Google Glass devices are hitting the streets slowly, but the demand for apps that run on the head-mounted computers is just starting to take off.
That's the belief of the organizers of the inaugural community-led, non-profit GlassDevCamp, which will be held sometime this summer in the San Francisco Bay area as a two-day Glass development event for innovation, creation and idea expansion using the Google Mirror API.
Led by two earlier iOS DevCamp groundbreakers—William Hurley, who is better known in the open-source and IT communities as whurley, and former IT analyst Raven Zachary—the GlassDevCamp will be open to developers, Glass users, Glass enthusiasts and anyone else who wants to be a part of the event, said whurley. Raven and whurley are the co-founders of similar DevCamp events that are held each year for iOS users and developers.
"The event format is 'unconference' or Barcamp-style, featuring content from the participants themselves," whurley told eWEEK in an interview. "GlassDevCamp is operated by volunteers as a celebration of the Google Glass platform."
And that's why no event dates, fees or location have yet been announced, he said, because organizers first need to see how many people want to sign up to attend before they determine how much space will be needed. "That's kind of how the DevCamps work," he said. "It's a community event, so you want it to be as inclusive as possible."
Registration for the event stands so far at 170 after just a day and is expected to grow over the next few weeks, said whurley, who is the labs general manager for Chaotic Moon Studios, which builds mobile applications.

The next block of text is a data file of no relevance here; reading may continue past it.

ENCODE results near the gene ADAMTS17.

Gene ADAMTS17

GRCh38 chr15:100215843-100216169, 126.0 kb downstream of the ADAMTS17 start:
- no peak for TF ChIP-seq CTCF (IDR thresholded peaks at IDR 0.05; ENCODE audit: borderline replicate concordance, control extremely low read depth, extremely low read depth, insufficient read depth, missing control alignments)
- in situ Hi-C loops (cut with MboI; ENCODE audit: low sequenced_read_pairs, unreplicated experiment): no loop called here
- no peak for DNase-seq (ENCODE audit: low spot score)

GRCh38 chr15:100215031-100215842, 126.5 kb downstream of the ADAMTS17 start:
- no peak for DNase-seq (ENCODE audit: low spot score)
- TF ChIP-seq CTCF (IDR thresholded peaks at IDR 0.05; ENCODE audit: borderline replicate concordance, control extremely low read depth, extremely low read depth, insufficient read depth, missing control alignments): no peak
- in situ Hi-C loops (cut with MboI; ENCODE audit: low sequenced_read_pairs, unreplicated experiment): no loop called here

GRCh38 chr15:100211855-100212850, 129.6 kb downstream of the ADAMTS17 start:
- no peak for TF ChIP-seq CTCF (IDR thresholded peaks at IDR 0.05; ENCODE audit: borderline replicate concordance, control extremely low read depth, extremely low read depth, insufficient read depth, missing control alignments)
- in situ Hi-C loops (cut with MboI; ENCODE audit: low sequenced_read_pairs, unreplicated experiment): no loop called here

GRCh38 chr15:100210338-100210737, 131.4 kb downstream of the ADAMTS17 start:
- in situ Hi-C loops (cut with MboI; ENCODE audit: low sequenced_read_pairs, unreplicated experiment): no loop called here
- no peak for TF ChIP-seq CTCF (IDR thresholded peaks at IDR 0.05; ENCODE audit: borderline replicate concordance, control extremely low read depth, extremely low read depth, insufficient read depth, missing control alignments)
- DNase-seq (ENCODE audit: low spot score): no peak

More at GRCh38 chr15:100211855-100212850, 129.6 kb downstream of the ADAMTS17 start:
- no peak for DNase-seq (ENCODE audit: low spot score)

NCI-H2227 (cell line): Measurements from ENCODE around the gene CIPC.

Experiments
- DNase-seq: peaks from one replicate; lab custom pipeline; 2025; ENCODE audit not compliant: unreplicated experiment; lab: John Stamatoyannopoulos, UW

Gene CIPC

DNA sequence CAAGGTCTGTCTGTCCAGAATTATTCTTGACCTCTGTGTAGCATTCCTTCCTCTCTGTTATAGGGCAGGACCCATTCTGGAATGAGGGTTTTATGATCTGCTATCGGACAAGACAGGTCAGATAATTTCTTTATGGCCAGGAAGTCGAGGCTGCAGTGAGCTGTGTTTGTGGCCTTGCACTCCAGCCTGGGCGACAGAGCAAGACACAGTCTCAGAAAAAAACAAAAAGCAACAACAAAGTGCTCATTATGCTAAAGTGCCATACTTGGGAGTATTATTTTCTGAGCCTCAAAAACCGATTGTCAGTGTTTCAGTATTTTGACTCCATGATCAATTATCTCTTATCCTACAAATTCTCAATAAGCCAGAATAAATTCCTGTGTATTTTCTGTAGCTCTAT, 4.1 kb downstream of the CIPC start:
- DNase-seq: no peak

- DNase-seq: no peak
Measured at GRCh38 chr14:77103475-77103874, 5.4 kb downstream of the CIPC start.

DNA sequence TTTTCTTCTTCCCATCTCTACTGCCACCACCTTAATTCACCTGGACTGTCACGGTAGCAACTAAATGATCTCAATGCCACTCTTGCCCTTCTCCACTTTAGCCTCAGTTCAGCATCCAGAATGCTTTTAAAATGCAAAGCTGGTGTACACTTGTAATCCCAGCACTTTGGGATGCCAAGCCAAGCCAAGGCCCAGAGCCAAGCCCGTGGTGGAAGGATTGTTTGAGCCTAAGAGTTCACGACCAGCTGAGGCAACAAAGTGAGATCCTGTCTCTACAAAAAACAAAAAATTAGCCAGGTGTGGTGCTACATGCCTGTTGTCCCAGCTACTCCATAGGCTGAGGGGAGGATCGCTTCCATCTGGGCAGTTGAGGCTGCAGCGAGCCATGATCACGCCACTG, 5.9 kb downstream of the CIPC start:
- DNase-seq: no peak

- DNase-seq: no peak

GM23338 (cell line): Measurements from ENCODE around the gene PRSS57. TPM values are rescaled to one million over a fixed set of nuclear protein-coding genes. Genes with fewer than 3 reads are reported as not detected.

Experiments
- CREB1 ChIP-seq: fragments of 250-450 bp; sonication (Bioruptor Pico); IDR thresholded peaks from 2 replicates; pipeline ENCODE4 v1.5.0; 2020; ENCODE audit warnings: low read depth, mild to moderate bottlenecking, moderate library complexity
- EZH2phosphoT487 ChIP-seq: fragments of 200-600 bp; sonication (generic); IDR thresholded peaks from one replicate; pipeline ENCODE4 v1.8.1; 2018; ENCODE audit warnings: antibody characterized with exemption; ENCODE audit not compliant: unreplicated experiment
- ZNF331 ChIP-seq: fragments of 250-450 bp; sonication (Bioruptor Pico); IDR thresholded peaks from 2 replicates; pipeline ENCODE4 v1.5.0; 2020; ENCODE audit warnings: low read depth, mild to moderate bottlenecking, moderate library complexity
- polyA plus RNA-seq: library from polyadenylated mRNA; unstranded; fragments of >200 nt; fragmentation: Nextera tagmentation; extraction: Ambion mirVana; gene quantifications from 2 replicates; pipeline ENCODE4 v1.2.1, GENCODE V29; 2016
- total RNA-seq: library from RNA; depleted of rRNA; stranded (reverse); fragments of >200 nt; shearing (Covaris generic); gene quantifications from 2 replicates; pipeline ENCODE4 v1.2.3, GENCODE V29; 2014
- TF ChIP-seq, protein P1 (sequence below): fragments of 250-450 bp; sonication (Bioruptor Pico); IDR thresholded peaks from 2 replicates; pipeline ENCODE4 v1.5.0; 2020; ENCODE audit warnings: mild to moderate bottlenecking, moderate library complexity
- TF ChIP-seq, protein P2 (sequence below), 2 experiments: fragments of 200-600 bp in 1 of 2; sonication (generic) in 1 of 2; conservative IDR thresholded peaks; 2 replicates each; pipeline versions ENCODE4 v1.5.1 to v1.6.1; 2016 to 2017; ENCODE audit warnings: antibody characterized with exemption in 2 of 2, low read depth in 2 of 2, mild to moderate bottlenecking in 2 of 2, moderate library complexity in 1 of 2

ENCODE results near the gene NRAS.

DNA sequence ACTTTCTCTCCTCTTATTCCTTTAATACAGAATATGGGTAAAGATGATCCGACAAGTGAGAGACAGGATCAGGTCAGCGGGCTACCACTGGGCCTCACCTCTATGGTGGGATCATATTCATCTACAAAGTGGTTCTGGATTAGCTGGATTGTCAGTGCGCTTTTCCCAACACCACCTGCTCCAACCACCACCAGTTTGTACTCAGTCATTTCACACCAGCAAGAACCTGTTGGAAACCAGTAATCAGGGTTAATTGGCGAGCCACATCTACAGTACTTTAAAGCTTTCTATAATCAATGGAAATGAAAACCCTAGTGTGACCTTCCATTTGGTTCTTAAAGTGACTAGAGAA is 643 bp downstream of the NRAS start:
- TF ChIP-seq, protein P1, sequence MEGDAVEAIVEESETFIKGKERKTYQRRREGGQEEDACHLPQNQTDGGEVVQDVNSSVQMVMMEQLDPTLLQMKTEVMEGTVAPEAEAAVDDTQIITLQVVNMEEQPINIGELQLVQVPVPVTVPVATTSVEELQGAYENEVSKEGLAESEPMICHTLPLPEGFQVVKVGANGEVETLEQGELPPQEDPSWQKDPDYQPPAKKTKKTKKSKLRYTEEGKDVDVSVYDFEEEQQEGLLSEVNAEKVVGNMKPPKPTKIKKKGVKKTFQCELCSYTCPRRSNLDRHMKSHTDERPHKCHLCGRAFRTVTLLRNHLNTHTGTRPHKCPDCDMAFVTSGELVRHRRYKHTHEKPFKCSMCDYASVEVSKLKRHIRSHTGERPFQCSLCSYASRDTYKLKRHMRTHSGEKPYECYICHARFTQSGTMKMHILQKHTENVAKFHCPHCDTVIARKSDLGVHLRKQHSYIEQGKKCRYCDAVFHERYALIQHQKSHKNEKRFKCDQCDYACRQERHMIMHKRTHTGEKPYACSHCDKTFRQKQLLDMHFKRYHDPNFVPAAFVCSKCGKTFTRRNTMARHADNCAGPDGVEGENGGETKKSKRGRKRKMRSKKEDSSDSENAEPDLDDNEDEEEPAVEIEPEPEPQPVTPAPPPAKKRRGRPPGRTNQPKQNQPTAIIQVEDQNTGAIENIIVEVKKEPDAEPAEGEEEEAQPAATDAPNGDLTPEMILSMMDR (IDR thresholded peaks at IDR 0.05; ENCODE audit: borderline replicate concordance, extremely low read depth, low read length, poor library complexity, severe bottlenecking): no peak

GlassDevCamp will be held over a weekend, from early evening on a Friday through late afternoon on a Sunday, according to the group. "People will gather, form teams, build new glassware apps for Google Glass using the Google Mirror API, get up onstage to demo their creations, and then prizes will be awarded for the best glassware apps created during the event."
Asked why he and Zachary are creating the event despite Google's own Glass Foundry developers events for Glass, whurley said the GlassDevCamp is different because it is open to anyone who is interested in the technology, not just hard-core developers. "That's a really big thing," he said. "You don't even have to have Glass to participate. People can just come with ideas."
The GlassDevCamp organizers say they intend to talk with Google about endorsing the event, but that such an arrangement won't decide its success. "Right now this is not about Google," said whurley. "It's about a group of extremely excited people and about getting people together to make as many cool new Glass apps as possible."